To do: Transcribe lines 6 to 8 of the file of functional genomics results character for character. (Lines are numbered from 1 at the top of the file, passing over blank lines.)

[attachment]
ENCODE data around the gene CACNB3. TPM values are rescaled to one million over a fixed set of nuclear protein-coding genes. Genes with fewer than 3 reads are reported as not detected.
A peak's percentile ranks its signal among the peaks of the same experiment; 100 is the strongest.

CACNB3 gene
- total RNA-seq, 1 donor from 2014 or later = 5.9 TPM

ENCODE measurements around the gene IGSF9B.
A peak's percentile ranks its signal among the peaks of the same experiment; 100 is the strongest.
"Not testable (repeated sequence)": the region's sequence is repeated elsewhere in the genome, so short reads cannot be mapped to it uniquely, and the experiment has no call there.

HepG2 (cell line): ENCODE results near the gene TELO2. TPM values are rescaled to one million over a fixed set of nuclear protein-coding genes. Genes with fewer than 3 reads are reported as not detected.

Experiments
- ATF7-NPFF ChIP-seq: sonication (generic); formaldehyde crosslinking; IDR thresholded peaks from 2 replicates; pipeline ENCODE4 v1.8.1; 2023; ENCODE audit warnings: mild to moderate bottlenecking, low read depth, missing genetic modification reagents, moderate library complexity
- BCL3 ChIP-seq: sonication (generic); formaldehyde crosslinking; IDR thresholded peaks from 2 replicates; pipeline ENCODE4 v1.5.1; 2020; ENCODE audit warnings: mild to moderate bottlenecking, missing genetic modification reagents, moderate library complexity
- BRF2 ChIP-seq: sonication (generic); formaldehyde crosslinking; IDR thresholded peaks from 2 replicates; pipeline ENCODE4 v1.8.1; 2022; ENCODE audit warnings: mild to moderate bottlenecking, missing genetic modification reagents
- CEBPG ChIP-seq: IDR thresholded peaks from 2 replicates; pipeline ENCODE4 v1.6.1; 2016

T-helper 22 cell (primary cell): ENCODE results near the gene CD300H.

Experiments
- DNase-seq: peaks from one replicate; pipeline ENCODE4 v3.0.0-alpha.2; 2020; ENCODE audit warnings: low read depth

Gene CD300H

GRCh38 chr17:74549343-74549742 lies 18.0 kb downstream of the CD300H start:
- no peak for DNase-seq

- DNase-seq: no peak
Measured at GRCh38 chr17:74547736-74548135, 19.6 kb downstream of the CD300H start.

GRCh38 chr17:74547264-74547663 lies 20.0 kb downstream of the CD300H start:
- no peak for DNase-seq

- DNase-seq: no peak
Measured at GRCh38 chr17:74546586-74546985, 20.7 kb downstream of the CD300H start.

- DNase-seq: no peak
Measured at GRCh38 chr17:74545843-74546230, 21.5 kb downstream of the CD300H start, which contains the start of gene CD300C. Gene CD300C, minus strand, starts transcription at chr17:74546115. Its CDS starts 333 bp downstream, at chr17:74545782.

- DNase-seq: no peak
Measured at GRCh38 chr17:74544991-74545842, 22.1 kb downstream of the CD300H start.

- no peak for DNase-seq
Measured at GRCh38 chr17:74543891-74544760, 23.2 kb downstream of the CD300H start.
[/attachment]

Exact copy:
A peak's percentile ranks its signal among the peaks of the same experiment; 100 is the strongest.
"Not testable (repeated sequence)": the region's sequence is repeated elsewhere in the genome, so short reads cannot be mapped to it uniquely, and the experiment has no call there.

HepG2 (cell line): ENCODE results near the gene TELO2. TPM values are rescaled to one million over a fixed set of nuclear protein-coding genes. Genes with fewer than 3 reads are reported as not detected.